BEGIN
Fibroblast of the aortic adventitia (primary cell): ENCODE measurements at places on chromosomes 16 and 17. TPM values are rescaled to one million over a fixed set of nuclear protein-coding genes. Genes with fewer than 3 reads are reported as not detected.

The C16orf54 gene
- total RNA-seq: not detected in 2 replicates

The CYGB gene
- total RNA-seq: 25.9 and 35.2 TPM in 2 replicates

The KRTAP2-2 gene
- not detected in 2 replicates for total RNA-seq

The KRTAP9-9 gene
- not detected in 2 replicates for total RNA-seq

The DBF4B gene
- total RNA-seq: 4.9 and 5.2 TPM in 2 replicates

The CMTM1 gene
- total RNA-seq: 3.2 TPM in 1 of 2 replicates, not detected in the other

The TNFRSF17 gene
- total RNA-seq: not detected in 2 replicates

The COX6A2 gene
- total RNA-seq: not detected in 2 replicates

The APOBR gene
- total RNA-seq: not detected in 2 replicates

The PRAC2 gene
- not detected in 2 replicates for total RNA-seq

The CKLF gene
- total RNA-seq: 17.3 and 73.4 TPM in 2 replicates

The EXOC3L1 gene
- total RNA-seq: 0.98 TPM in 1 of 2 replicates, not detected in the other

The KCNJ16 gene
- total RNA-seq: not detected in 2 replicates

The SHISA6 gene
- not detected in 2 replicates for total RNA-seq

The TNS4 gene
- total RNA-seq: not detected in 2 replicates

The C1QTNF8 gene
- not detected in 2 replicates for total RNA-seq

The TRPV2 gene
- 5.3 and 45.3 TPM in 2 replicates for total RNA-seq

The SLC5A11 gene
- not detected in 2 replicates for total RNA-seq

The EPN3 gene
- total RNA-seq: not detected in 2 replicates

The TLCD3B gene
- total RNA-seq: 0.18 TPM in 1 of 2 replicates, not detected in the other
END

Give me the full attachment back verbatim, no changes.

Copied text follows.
Fibroblast of the aortic adventitia (primary cell): ENCODE measurements at places on chromosomes 16 and 17. TPM values are rescaled to one million over a fixed set of nuclear protein-coding genes. Genes with fewer than 3 reads are reported as not detected.

The C16orf54 gene
- total RNA-seq: not detected in 2 replicates

The CYGB gene
- total RNA-seq: 25.9 and 35.2 TPM in 2 replicates

The KRTAP2-2 gene
- not detected in 2 replicates for total RNA-seq

The KRTAP9-9 gene
- not detected in 2 replicates for total RNA-seq

The DBF4B gene
- total RNA-seq: 4.9 and 5.2 TPM in 2 replicates

The CMTM1 gene
- total RNA-seq: 3.2 TPM in 1 of 2 replicates, not detected in the other

The TNFRSF17 gene
- total RNA-seq: not detected in 2 replicates

The COX6A2 gene
- total RNA-seq: not detected in 2 replicates

The APOBR gene
- total RNA-seq: not detected in 2 replicates

The PRAC2 gene
- not detected in 2 replicates for total RNA-seq

The CKLF gene
- total RNA-seq: 17.3 and 73.4 TPM in 2 replicates

The EXOC3L1 gene
- total RNA-seq: 0.98 TPM in 1 of 2 replicates, not detected in the other

The KCNJ16 gene
- total RNA-seq: not detected in 2 replicates

The SHISA6 gene
- not detected in 2 replicates for total RNA-seq

The TNS4 gene
- total RNA-seq: not detected in 2 replicates

The C1QTNF8 gene
- not detected in 2 replicates for total RNA-seq

The TRPV2 gene
- 5.3 and 45.3 TPM in 2 replicates for total RNA-seq

The SLC5A11 gene
- not detected in 2 replicates for total RNA-seq

The EPN3 gene
- total RNA-seq: not detected in 2 replicates

The TLCD3B gene
- total RNA-seq: 0.18 TPM in 1 of 2 replicates, not detected in the other